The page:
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07-06-2010 02:02 PM
This is my computer http://reviews.cnet.com/desktops/hp-pavilion-elite
07-06-2010 02:30 PM - edited 07-06-2010 02:36 PM
Your PC is spec'd with a 300 watt power supply. Unplug your PC and open it up. Read the label on the power supply. What is the total wattage and the 12+ volt amperage? Also, is the slot next to the video card (PCI-E x16 slot) open? The e9920y specifications and motherboard.
If your PC only has a 300 watt power supply, then depending on the 12+ volt amperage you have limited choices of video graphics cards without replacing the power supply. You probably can get the NVIDIA Geforce 220 GT to work but nothing faster. For a gamer, the GT 220 is not the best choice but it's faster than your ATI Radeon HD 4350. At this point, you will need to replace the power supply and install a new video card if your want something faster.
So where are you headed?
07-07-2010 11:42 AM - edited 07-07-2010 12:27 PM
Ok, so what I saw on the power supply label was.
+12 V / 19A
+5 V / 25A
+3.3 V / 18 A
The (PCI-E x16 slot) is open, there are three slots and the middle one is being used.
If the NVIDIA Geforce 220 GT is only going to be a minor upgrade, Im going to look higher, not top of the line tech but a noticable boost in my graphics capabilty. If there are no graphic cards that can meet that requirement with the specs I have, could you recomend a graphics card and proccesser that can meet that requests, without spending tons of money.
07-07-2010 06:10 PM - edited 07-07-2010 06:19 PM
The NVIDIA GT 220 will be a noticable improvement over your on board video processor. Forget about the processor upgrade for now and concentrate on the video card.
Performance improvement on a PC is like chasing your tail. You fix one bottleneck and then the others become the bottlenecks.
True big time gamers are never satisified with gaming performance. It becomes one upgrade after another.
Go to www.newegg.com and look for a 600 watt modular power supply that will fit inside your PC. Measure your existing PSU so you know what will fit. Then look at video cards with 70+ GB/s memory transfer rate. You should be able to do both for under $250.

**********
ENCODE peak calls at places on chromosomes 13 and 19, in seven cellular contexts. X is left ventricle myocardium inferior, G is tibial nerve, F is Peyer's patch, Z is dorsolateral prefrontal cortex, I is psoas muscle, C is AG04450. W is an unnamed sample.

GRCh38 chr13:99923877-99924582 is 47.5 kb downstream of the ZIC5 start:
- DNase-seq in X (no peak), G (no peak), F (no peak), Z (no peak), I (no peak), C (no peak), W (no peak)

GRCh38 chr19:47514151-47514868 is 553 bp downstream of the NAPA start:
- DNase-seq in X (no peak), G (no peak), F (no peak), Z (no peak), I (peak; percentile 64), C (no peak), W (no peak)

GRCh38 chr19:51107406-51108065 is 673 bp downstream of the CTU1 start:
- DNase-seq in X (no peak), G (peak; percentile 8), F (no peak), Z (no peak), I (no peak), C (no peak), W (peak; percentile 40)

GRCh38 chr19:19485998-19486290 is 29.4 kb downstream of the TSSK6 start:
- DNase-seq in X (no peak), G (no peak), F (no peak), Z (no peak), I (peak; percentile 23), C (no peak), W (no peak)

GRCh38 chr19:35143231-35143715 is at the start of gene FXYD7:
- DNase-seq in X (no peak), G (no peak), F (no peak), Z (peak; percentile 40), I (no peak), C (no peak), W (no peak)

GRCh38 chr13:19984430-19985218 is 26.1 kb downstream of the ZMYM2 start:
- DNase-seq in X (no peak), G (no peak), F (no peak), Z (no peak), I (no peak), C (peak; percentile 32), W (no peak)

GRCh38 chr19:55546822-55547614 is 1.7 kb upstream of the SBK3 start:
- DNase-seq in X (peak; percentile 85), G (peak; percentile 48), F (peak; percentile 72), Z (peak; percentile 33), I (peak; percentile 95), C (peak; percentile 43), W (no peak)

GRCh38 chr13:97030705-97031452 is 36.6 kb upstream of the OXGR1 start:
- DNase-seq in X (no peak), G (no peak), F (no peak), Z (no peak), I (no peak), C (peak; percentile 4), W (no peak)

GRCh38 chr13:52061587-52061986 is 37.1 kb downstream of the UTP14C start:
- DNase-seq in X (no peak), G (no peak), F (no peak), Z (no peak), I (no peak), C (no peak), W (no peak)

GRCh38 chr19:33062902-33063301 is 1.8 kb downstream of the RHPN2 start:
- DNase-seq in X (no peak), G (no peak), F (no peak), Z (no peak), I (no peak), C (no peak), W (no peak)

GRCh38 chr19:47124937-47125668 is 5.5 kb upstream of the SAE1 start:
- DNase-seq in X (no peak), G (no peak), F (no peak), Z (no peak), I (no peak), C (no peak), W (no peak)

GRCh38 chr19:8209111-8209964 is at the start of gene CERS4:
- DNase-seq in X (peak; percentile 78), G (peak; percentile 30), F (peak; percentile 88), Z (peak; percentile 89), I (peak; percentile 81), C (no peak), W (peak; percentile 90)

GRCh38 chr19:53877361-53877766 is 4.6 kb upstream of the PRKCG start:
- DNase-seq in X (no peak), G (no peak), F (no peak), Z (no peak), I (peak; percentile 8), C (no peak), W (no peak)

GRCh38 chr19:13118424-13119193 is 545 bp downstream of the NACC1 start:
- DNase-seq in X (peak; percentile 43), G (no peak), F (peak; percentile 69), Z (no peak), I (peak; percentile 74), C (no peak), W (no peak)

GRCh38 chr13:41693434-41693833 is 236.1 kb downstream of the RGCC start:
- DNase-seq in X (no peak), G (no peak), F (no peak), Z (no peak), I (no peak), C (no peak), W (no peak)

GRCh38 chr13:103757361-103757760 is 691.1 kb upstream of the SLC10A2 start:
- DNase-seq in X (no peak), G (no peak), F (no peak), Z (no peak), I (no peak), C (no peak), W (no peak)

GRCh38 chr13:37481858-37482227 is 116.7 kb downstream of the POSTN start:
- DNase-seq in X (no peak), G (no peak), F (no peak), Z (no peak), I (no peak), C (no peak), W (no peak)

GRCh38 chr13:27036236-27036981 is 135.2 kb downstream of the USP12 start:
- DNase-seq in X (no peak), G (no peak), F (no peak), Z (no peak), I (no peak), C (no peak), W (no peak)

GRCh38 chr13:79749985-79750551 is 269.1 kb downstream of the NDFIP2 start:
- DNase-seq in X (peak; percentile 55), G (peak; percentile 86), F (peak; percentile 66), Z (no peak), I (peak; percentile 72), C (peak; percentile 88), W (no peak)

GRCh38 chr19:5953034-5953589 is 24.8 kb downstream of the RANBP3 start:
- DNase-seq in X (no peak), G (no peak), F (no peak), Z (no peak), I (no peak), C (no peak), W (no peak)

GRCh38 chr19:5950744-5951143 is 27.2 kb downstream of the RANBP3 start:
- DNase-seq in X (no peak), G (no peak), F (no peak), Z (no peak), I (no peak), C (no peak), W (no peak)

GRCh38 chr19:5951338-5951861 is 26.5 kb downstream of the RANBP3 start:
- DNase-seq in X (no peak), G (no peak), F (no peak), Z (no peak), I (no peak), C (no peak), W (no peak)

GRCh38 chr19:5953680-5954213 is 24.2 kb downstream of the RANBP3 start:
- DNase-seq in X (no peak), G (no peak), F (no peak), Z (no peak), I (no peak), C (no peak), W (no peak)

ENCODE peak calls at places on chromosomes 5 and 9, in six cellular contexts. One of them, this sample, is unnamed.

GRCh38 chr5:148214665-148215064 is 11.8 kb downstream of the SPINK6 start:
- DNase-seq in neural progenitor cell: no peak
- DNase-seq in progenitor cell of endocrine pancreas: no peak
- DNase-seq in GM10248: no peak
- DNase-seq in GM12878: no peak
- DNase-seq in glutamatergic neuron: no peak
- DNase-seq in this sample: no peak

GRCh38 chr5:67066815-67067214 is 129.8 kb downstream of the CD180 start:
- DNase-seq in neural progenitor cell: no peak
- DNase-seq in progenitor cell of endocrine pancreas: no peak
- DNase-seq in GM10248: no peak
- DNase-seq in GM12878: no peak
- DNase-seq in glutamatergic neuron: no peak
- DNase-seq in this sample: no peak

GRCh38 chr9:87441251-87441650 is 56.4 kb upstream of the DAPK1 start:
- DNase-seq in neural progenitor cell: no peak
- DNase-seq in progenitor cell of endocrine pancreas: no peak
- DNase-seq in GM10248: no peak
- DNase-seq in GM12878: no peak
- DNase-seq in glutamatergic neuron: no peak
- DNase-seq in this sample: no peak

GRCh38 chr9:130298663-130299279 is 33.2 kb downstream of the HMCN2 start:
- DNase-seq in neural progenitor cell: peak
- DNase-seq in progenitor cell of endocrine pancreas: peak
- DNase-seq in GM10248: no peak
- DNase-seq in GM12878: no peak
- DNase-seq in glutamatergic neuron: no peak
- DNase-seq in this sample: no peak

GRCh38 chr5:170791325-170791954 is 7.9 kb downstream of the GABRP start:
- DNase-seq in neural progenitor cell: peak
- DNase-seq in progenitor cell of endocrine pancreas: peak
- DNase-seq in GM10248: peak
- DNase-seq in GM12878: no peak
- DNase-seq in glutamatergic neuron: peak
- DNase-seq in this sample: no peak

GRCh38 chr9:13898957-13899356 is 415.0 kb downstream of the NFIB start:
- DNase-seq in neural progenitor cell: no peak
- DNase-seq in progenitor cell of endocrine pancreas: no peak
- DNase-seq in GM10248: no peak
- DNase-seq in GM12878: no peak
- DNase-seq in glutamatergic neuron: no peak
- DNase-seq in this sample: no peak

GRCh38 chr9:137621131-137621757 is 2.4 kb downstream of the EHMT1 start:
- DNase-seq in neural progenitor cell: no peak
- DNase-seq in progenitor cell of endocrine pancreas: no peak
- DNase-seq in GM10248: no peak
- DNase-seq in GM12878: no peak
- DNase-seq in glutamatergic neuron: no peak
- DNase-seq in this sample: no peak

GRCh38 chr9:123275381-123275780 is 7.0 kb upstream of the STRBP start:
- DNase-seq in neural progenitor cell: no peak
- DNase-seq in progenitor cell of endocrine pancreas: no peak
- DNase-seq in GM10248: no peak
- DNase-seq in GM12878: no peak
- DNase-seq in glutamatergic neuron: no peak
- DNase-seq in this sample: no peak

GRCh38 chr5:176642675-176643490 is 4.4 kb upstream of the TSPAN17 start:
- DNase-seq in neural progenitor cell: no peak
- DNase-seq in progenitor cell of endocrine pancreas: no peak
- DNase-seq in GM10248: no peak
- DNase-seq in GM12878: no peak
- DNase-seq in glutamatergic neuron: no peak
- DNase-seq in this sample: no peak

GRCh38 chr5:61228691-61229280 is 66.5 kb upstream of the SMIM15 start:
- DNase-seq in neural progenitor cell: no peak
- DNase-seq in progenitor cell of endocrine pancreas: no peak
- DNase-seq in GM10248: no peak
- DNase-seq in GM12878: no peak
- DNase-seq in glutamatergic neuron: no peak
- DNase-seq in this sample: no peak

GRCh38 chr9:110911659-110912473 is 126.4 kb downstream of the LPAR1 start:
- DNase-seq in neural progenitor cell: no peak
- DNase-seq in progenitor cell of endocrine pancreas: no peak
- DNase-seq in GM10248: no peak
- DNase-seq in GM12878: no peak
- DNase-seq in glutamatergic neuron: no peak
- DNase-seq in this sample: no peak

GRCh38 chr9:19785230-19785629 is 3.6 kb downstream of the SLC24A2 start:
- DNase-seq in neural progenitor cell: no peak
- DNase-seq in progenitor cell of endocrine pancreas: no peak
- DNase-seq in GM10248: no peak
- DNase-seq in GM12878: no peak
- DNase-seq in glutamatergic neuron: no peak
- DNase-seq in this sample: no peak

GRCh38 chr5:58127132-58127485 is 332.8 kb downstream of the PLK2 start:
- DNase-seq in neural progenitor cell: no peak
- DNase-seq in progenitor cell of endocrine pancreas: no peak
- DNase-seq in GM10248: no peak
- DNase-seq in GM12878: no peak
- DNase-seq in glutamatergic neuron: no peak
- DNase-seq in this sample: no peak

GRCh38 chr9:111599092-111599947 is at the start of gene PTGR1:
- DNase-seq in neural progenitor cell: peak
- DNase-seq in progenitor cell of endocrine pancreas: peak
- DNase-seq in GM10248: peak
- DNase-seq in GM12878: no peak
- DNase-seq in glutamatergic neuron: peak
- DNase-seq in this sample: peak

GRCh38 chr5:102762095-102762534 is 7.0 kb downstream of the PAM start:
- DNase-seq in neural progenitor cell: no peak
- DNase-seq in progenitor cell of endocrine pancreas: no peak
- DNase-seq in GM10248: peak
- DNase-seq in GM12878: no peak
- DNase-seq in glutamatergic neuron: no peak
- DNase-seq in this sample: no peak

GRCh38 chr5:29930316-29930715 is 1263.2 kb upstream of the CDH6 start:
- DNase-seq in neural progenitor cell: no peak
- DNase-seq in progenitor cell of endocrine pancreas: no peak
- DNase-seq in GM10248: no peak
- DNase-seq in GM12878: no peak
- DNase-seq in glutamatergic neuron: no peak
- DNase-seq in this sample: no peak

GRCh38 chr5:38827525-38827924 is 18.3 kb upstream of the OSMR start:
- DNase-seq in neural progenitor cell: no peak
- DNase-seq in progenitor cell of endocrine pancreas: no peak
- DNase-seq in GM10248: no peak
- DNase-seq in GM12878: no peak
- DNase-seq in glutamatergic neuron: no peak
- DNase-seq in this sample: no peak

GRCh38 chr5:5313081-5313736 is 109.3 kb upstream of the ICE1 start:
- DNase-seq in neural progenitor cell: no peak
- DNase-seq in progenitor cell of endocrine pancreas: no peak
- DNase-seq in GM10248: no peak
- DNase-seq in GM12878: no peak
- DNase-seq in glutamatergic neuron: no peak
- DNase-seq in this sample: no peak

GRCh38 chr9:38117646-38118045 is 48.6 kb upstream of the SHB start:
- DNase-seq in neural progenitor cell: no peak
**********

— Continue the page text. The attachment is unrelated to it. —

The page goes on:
07-08-2010 03:14 AM
Do not waste your money on a GT 220. A GT 240 will work with any 300W power supply. Just make sure it's the GDDR5 version of the 240, as they make both, and the performance difference is quite substantial. The GDDR5 version of the GT240 is pretty well the fastest card you can run that doesn't require its own power supply and will be happy with your OEM power supply also.
07-08-2010 04:09 AM
And Dave... Since I probably won't be around here much at all, quit telling people to buy a 220 for their stock systems!
When I originally bought my HP, it came with a GT 230 (not to be confused with the 230M laptop card). 230 is OEM only, but is superior to the 220. I quickly replaced it with a 240 GDDR5, and there was a substantial performance boost. Both the 230 and 240 draw just under 75W. The 240 is quicker though due to the GDDR5 memory. And HP did equip my system with a 300 Watt PSU from factory.
It'll play demanding games like GTA IV on mid level settings @ 1920X1080 without too much chop. The 230, (and the 220), just aren't as capable. The 240 returned almost 15 more FPS in benchmarks than the 230 did.
Now you know. And people! Spend your money wisely! If you cannot afford a new PSU, but want the best performing card possible without upgrading or needing a separate power supply, the GT 240 GDDR5 is about the max you can go without pushing limits.
07-08-2010 09:23 AM - edited 07-09-2010 05:35 PM
I have the GT 240 GDDR5. I tend to be conservative with video card recommendations as gaming will stress them to the max and not leave power for future expansion. The GT 240 is not really a gamers' card since I do have one. Not all 300 watt power supplies have sufficient amperage on the 12+ volt bus and that's why I asked the question on amperage.
07-09-2010 07:19 AM
Ya, fair enough Dave.
It wasn't long after I bought the 240 (which isn't a bad card if one wants moderate gaming capabilities running a stock PSU) did I end up just saying, "to hell with it," cut my losses and spent the dough upgrading to an Antec 750W PSU and an HD5770. This setup now seems to compliment the capabilities of my i5 processor better without putting myself in the poorhouse.